Wednesday, May 16, 2012

ECB making Greek central bank conduit for providing liquidity to Greek banks

In a sign that the ECB is nervous about the quality of the collateral that the Greek banks have available to post for funds, the ECB is making the Greek central bank act as a conduit for providing the funds.

Previously, the Irish central bank did this for the Irish banks.

Given what is happening in Spain, Italy and France, it is highly likely that in the not very distant future, their central banks will be acting as a conduit for providing funds too.

According to MarketWatch,

The European Central Bank is increasingly refusing requests for liquidity from Greek banks, making them dependent on support from the Greek central bank, Dutch financial daily Financieele Dagblad reports Wednesday, citing “sources in Brussels.” 
At the end of January, Greek banks had received EUR73 billion in liquidity support from the ECB, but this amount has dropped by more than 50% now, according to the newspaper. 
The ECB is cutting back support because Greece has been holding off on recapitalizing its banking system, despite receiving EUR25 billion in funds for that purpose, the paper says.
Since central banks do not lend on the basis of capitalization of the banking system, but rather follow Walter Bagehot's dictum of lending against good collateral, I am not sure why the ECB would involve itself in the issue of did Greece recapitalize its banks or not.

According to a Bloomberg article on the shift by the ECB to funding the Greek banks through the Greek central bank,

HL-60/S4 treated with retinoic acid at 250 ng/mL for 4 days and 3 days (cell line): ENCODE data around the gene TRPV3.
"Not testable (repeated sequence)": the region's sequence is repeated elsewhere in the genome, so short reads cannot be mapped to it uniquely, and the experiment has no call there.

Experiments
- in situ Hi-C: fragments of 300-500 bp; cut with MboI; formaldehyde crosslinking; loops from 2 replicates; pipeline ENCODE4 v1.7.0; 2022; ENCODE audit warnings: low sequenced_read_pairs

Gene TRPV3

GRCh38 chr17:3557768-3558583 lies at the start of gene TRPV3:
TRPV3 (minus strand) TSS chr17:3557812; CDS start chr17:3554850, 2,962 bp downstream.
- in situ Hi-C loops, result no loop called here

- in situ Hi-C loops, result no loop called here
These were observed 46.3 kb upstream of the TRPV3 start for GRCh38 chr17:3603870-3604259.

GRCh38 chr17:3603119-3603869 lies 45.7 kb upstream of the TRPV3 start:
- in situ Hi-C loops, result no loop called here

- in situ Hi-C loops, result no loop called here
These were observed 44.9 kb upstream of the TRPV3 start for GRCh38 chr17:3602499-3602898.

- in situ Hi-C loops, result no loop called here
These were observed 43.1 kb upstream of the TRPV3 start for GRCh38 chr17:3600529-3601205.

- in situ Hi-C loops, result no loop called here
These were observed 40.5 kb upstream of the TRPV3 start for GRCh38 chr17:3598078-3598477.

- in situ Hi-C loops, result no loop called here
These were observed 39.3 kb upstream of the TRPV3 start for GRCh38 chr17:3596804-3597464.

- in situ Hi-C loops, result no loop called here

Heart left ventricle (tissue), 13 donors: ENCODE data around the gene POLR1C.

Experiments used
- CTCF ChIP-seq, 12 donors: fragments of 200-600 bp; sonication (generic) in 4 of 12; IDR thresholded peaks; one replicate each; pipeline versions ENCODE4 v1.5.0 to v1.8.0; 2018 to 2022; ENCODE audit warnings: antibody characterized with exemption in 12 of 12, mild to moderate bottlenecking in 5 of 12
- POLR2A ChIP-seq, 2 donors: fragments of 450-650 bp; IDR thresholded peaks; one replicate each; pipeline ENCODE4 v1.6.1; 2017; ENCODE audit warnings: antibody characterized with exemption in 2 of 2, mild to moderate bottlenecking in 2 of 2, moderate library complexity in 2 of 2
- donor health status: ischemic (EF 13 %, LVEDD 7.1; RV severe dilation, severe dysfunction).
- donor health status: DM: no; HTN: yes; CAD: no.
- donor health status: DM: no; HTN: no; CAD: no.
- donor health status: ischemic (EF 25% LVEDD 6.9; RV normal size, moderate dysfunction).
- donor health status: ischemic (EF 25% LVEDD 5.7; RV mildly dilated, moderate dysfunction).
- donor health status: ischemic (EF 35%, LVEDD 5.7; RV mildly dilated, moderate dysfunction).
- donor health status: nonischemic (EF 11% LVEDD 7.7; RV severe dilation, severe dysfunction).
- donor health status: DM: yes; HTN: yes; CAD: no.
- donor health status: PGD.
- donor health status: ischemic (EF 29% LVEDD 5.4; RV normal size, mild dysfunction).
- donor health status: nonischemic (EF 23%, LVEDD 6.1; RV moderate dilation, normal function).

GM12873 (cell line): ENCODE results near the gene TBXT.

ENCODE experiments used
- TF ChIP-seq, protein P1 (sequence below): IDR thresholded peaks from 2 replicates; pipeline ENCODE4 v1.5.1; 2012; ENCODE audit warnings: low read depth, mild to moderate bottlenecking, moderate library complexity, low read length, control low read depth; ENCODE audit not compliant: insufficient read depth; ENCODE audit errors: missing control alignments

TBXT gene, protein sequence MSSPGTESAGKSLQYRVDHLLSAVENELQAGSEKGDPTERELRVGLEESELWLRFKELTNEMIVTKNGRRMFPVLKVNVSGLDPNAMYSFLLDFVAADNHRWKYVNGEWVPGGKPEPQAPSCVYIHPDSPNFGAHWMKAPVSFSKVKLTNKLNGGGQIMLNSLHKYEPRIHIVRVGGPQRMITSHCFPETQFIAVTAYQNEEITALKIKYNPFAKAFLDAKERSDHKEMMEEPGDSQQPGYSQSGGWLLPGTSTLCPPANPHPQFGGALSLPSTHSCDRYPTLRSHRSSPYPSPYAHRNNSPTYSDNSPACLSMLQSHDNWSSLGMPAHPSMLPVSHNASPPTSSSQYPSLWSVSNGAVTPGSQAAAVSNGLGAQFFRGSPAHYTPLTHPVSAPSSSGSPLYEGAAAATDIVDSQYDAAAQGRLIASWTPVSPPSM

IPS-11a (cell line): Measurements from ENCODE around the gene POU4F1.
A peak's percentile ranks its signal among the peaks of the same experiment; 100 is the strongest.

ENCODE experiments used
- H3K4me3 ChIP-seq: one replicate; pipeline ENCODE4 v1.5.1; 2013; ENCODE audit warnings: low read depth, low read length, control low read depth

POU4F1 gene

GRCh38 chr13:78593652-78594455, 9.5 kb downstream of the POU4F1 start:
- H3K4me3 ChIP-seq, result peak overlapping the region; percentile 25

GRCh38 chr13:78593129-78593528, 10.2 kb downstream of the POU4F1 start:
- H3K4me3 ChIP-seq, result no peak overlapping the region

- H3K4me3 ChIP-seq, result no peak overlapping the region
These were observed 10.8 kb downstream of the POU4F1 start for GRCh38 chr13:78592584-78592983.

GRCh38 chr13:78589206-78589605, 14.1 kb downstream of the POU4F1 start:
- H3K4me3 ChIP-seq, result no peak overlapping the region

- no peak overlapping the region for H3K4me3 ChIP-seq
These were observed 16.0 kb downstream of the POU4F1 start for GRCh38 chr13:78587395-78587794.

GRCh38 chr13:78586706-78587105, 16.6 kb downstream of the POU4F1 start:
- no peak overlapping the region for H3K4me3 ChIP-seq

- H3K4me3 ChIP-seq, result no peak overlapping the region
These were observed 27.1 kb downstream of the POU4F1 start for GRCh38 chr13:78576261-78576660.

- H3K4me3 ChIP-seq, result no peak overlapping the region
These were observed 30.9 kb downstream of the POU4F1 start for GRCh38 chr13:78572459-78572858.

The European Central Bank said it will temporarily stop lending to some Greek banks to limit its risk as President Mario Draghi signaled the ECB won’t compromise on key principles to keep Greece in the euro area. 
The Frankfurt-based ECB said today it will push the responsibility for lending to some Greek financial institutions onto the Greek central bank until they have sufficiently boosted their capital. 
“Once the recapitalization process is finalized, and we expect this to be finalized soon, the banks will regain access to standard Eurosystem refinancing operations,” the ECB said in an emailed statement..... 
A 130 billion-euro ($165 billion) bailout earlier this year provided a 50 billion-euro fund to recapitalize Greek banks after they reported losses from the country’s debt restructuring, the largest ever. 
Greece’s four biggest banks are waiting for European Union approval to receive 18 billion euros of bonds issued by the European Financial Stability Facility for their recapitalization, Imerisia reported today, without saying how it got the information. 
The ECB can only lend to sound banks and therefore won’t allow undercapitalized institutions to access its refinancing operations, a euro-area official said on condition of anonymity.
How would the ECB know which banks are sound banks and which are undercapitalized institutions?

The European Banking Authorities' stress tests have passed banks that subsequently needed to be nationalized.
Greek banks locked out of those operations will have to tap the so-called Emergency Liquidity Assistance program via the Greek central bank, the ECB said. The ECB “continues to support Greek banks,” it said.

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